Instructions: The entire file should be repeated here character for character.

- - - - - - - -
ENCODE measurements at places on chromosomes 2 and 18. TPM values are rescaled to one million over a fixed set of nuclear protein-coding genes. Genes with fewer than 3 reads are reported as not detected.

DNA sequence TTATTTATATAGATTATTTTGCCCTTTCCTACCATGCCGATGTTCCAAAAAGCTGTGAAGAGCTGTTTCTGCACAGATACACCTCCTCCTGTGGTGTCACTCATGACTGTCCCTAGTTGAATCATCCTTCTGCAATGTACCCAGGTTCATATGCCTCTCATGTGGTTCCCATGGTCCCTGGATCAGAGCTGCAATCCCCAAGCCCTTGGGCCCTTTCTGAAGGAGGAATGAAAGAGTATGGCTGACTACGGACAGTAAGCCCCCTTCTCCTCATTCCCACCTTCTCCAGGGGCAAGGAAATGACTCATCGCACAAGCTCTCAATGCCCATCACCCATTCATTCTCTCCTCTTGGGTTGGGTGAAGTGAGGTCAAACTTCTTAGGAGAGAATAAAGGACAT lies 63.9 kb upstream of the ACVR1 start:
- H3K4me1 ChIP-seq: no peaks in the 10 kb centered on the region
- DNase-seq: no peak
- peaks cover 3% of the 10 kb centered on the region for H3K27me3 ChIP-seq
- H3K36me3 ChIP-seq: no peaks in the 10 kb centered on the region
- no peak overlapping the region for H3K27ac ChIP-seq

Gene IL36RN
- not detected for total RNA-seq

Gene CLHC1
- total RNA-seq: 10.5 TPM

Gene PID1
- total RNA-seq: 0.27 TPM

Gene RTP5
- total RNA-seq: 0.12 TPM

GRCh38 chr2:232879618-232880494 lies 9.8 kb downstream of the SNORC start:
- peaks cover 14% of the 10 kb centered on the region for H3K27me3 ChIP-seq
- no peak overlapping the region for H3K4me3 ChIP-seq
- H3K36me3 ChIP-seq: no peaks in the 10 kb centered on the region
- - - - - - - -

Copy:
ENCODE measurements at places on chromosomes 2 and 18. TPM values are rescaled to one million over a fixed set of nuclear protein-coding genes. Genes with fewer than 3 reads are reported as not detected.

DNA sequence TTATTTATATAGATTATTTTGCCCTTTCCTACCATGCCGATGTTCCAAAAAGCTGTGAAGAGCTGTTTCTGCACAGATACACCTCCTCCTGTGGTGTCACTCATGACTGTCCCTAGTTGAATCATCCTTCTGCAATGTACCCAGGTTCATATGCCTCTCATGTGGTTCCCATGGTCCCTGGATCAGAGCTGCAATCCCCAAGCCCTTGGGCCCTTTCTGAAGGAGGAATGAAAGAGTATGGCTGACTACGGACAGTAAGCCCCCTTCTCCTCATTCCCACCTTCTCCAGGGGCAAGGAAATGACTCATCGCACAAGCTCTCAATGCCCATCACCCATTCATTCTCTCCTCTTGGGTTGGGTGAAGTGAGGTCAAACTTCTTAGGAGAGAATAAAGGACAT lies 63.9 kb upstream of the ACVR1 start:
- H3K4me1 ChIP-seq: no peaks in the 10 kb centered on the region
- DNase-seq: no peak
- peaks cover 3% of the 10 kb centered on the region for H3K27me3 ChIP-seq
- H3K36me3 ChIP-seq: no peaks in the 10 kb centered on the region
- no peak overlapping the region for H3K27ac ChIP-seq

Gene IL36RN
- not detected for total RNA-seq

Gene CLHC1
- total RNA-seq: 10.5 TPM

Gene PID1
- total RNA-seq: 0.27 TPM

Gene RTP5
- total RNA-seq: 0.12 TPM

GRCh38 chr2:232879618-232880494 lies 9.8 kb downstream of the SNORC start:
- peaks cover 14% of the 10 kb centered on the region for H3K27me3 ChIP-seq
- no peak overlapping the region for H3K4me3 ChIP-seq
- H3K36me3 ChIP-seq: no peaks in the 10 kb centered on the region